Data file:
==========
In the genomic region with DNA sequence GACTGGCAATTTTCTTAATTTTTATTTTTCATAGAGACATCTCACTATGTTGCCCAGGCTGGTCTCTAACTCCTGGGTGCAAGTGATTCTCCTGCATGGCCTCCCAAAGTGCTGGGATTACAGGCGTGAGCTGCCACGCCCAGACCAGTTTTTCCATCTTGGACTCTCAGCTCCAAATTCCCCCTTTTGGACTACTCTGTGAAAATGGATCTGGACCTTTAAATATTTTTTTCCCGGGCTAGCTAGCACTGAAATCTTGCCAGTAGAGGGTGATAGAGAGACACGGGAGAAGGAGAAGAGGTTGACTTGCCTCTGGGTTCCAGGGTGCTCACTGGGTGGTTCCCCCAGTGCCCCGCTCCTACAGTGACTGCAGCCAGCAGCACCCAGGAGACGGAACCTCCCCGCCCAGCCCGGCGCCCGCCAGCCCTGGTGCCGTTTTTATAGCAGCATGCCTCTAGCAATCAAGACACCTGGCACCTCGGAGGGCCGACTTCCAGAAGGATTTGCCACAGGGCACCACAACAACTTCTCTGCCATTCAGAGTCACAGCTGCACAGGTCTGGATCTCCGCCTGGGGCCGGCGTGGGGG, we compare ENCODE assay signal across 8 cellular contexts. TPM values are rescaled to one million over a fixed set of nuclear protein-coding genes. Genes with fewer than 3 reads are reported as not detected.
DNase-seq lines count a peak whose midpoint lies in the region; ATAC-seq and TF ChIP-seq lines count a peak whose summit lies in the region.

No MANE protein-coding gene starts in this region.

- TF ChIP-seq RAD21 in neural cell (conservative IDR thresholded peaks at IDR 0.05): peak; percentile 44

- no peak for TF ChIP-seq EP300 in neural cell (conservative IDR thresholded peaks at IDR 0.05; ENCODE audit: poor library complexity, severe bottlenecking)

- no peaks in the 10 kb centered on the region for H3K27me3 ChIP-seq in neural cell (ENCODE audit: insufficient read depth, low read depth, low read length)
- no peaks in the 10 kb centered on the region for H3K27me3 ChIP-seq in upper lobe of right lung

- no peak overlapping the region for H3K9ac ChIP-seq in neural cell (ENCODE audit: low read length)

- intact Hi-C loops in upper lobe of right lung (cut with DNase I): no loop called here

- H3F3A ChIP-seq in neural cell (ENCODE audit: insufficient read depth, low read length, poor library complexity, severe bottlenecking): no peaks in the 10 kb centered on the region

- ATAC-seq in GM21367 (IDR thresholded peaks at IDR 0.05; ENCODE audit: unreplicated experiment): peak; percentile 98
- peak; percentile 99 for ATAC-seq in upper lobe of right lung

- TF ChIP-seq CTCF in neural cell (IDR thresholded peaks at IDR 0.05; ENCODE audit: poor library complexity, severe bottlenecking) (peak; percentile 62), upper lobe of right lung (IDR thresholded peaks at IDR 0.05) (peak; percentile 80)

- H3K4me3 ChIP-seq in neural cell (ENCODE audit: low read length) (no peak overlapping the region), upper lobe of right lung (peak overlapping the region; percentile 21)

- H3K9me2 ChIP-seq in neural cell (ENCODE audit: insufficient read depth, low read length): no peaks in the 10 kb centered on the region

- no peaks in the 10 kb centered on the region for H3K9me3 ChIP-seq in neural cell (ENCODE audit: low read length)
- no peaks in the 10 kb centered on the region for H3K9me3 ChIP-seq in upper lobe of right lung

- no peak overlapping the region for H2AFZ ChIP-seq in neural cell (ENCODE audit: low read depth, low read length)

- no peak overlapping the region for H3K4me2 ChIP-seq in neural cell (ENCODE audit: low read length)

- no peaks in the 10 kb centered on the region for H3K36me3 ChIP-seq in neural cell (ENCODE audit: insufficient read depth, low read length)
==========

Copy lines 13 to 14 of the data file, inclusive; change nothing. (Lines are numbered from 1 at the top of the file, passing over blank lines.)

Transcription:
- TF ChIP-seq CTCF in neural cell (IDR thresholded peaks at IDR 0.05; ENCODE audit: poor library complexity, severe bottlenecking) (peak; percentile 62), upper lobe of right lung (IDR thresholded peaks at IDR 0.05) (peak; percentile 80)

- H3K4me3 ChIP-seq in neural cell (ENCODE audit: low read length) (no peak overlapping the region), upper lobe of right lung (peak overlapping the region; percentile 21)